• Eggs
  • Avocado

When it comes to your parent with prediabetes, eggs are a good choice for breakfast because they are a good source of protein for a prediabetes diet. And while you may be nervous about the cholesterol, research shows that in the context of a healthy diet, eating eggs in moderation doesn’t have a negative effect on your heart health. Avocado also tops this list because it’s rich in monounsaturated fatty acids, heart-healthy fats that have been shown to improve fasting blood glucose levels.

Worst Lunch

Researchers have concluded that the worst lunch for a person with prediabetes is one using processed meats. 

People who eat processed as well as grilled red meats are at an increased risk of unhealthy blood sugar or glucose levels. They are at a higher risk of developing diabetes. The sodium and nitrates in processed meats may impair artery health, insulin secretion and glucose tolerance, while grilling can release chemicals that also affect insulin resistance.

Best Lunch

The best lunches for individuals with prediabetes are what are called mega-salads. 

Megasalads include items like:

  • Leafy greens
  • Zucchini
  • Broccoli
  • Bell peppers
  • Onions
  • Mushrooms

In addition to these salads being a great addition to a diet for a person with prediabetes, they also are filled with vitamins, minerals and fiber. They also include thousands of phytonutrients. Phytonutrients work in numerous ways to protect your heart and keep blood sugar under control.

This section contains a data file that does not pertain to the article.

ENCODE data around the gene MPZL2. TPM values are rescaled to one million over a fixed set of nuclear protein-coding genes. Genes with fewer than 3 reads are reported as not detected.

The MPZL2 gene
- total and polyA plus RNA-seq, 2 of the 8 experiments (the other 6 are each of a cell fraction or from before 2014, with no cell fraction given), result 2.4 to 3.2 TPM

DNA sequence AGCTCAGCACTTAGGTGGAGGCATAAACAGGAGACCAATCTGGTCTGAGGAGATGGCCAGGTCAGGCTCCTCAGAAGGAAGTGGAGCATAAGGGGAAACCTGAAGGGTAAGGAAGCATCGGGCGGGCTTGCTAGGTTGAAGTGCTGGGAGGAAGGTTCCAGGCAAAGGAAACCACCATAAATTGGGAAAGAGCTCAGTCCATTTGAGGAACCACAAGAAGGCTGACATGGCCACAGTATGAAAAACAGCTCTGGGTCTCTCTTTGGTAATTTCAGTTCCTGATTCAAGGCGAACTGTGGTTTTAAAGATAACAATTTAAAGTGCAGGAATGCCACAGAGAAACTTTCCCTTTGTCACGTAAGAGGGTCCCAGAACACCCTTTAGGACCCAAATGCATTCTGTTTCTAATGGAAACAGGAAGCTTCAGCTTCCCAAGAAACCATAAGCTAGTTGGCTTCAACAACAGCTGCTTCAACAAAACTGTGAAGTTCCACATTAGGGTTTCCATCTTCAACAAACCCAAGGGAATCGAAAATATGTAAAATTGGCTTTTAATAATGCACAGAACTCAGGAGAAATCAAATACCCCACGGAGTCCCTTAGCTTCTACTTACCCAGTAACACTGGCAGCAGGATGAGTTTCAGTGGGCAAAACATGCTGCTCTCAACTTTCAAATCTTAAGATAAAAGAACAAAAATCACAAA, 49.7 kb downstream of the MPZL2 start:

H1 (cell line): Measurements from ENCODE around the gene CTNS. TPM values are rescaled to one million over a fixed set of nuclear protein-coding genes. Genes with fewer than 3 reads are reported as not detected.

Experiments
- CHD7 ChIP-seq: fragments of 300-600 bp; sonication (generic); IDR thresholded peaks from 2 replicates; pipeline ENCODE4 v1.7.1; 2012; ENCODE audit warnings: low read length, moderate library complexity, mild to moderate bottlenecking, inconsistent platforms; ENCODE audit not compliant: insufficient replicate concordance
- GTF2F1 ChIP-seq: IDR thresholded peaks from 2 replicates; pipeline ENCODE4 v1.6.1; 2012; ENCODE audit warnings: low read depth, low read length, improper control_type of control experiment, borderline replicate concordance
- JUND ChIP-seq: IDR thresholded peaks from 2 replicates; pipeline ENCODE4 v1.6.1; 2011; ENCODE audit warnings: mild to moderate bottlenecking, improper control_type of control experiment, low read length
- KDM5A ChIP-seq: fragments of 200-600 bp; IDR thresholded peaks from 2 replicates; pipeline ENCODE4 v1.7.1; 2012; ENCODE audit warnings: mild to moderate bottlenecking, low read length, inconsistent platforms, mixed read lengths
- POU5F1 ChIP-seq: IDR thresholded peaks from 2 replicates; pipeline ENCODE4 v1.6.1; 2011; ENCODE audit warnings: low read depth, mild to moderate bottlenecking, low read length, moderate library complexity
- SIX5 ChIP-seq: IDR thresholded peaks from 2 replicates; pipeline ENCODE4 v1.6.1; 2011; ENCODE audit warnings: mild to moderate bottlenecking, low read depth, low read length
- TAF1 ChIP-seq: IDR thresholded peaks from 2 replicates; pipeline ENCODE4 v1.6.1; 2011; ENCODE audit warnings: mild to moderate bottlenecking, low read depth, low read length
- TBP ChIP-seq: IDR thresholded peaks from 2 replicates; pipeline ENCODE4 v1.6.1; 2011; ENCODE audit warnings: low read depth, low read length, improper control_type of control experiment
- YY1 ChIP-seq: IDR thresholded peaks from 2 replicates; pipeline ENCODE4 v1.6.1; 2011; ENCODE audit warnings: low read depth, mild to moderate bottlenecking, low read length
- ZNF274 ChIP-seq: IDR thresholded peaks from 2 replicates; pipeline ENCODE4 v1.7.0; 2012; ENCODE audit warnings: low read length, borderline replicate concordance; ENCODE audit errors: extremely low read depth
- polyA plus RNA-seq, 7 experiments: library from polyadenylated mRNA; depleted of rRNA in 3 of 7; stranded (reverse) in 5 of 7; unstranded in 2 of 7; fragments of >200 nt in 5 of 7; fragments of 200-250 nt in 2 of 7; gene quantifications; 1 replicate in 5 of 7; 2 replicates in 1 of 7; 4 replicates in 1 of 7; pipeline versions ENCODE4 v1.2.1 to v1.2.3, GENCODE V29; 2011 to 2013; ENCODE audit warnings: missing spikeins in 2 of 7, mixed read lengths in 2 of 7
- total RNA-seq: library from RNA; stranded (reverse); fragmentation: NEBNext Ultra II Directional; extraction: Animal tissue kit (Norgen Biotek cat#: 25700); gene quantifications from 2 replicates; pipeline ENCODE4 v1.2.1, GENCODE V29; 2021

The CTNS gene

Worst Snacks

The worst snacks for a person with prediabetes include:

  • Beef jerky
  • Beef sticks
  • Pork rinds

According to the American Diabetes Association, “snacks like this may be a go-to for prediabetics because they’re low in carbs, but their overall nutrition profile is lacking. Typically high in saturated fat and sodium, these products can contribute to heart disease. Instead, aim to fit more nutrient-rich foods into your diet over simply carb-free ones.”

Best Snacks

Best snacks for a person with prediabetes are nuts, legumes, fresh vegetables, and certain types of fresh fruits. 

Worst Dinner

In this rushed, workaday world, many people grab some type of fast good for dinner. In fact, generally speaking, fast food is the worst choice that can be made in the way of dinner for a person with diabetes. A long-term study published in The Lancet medical journal reports that people who visited fast food restaurants more than twice a week experienced more weight gain and a two-fold greater increase in insulin resistance compared to those who frequented these types of esyablishment less than once a week. 

Best Dinner

Low-carb and low saturated fat meals are at the heart of what is the best dinner. Particular attention has been paid in recent years to the benefits of the Mediterranean diet for individuals who have been identified as having prediabetes. 

The bottom line, by understanding the basics of prediabetes, by following the recommendations of your parent’s primary care physician, by eating well and exercising regularity, an individual will bets be able to manage his or her prediabetes. Moreover, a person in this position will be more likely to prevent the progression of prediabetes to type 2 diabetes.